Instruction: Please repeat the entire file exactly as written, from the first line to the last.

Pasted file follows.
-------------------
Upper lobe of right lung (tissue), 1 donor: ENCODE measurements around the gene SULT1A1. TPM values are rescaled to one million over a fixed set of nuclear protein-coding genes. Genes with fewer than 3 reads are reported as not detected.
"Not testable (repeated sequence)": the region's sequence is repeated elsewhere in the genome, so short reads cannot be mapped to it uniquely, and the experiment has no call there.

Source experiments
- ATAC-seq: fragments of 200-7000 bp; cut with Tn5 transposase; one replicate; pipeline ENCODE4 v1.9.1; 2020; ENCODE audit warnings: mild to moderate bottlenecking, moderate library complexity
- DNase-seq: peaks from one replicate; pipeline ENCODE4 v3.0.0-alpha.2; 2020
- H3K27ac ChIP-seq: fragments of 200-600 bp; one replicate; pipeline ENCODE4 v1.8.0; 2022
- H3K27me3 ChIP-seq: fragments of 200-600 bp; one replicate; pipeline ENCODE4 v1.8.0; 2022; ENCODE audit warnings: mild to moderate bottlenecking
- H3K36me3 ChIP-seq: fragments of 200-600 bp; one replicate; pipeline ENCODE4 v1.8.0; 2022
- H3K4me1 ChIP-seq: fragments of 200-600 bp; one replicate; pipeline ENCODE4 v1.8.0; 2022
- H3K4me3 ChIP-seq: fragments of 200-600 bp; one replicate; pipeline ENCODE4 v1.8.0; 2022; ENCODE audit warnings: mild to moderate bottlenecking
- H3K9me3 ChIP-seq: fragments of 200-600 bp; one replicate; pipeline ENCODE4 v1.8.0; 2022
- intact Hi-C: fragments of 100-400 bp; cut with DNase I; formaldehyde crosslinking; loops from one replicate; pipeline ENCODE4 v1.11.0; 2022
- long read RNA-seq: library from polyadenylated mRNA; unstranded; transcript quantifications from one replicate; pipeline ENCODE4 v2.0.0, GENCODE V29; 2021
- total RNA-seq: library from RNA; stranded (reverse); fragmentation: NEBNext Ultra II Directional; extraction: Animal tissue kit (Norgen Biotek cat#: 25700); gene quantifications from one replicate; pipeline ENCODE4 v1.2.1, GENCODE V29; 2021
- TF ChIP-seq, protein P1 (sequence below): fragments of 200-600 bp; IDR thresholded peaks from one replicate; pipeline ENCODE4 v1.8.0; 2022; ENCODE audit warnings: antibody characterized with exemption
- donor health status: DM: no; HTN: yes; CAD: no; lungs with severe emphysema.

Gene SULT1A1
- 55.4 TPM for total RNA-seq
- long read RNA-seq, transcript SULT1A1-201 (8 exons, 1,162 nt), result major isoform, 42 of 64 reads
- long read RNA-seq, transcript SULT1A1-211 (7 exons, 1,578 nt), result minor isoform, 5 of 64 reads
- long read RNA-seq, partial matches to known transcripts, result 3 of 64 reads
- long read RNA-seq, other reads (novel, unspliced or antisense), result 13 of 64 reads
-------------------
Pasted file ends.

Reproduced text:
Upper lobe of right lung (tissue), 1 donor: ENCODE measurements around the gene SULT1A1. TPM values are rescaled to one million over a fixed set of nuclear protein-coding genes. Genes with fewer than 3 reads are reported as not detected.
"Not testable (repeated sequence)": the region's sequence is repeated elsewhere in the genome, so short reads cannot be mapped to it uniquely, and the experiment has no call there.

Source experiments
- ATAC-seq: fragments of 200-7000 bp; cut with Tn5 transposase; one replicate; pipeline ENCODE4 v1.9.1; 2020; ENCODE audit warnings: mild to moderate bottlenecking, moderate library complexity
- DNase-seq: peaks from one replicate; pipeline ENCODE4 v3.0.0-alpha.2; 2020
- H3K27ac ChIP-seq: fragments of 200-600 bp; one replicate; pipeline ENCODE4 v1.8.0; 2022
- H3K27me3 ChIP-seq: fragments of 200-600 bp; one replicate; pipeline ENCODE4 v1.8.0; 2022; ENCODE audit warnings: mild to moderate bottlenecking
- H3K36me3 ChIP-seq: fragments of 200-600 bp; one replicate; pipeline ENCODE4 v1.8.0; 2022
- H3K4me1 ChIP-seq: fragments of 200-600 bp; one replicate; pipeline ENCODE4 v1.8.0; 2022
- H3K4me3 ChIP-seq: fragments of 200-600 bp; one replicate; pipeline ENCODE4 v1.8.0; 2022; ENCODE audit warnings: mild to moderate bottlenecking
- H3K9me3 ChIP-seq: fragments of 200-600 bp; one replicate; pipeline ENCODE4 v1.8.0; 2022
- intact Hi-C: fragments of 100-400 bp; cut with DNase I; formaldehyde crosslinking; loops from one replicate; pipeline ENCODE4 v1.11.0; 2022
- long read RNA-seq: library from polyadenylated mRNA; unstranded; transcript quantifications from one replicate; pipeline ENCODE4 v2.0.0, GENCODE V29; 2021
- total RNA-seq: library from RNA; stranded (reverse); fragmentation: NEBNext Ultra II Directional; extraction: Animal tissue kit (Norgen Biotek cat#: 25700); gene quantifications from one replicate; pipeline ENCODE4 v1.2.1, GENCODE V29; 2021
- TF ChIP-seq, protein P1 (sequence below): fragments of 200-600 bp; IDR thresholded peaks from one replicate; pipeline ENCODE4 v1.8.0; 2022; ENCODE audit warnings: antibody characterized with exemption
- donor health status: DM: no; HTN: yes; CAD: no; lungs with severe emphysema.

Gene SULT1A1
- 55.4 TPM for total RNA-seq
- long read RNA-seq, transcript SULT1A1-201 (8 exons, 1,162 nt), result major isoform, 42 of 64 reads
- long read RNA-seq, transcript SULT1A1-211 (7 exons, 1,578 nt), result minor isoform, 5 of 64 reads
- long read RNA-seq, partial matches to known transcripts, result 3 of 64 reads
- long read RNA-seq, other reads (novel, unspliced or antisense), result 13 of 64 reads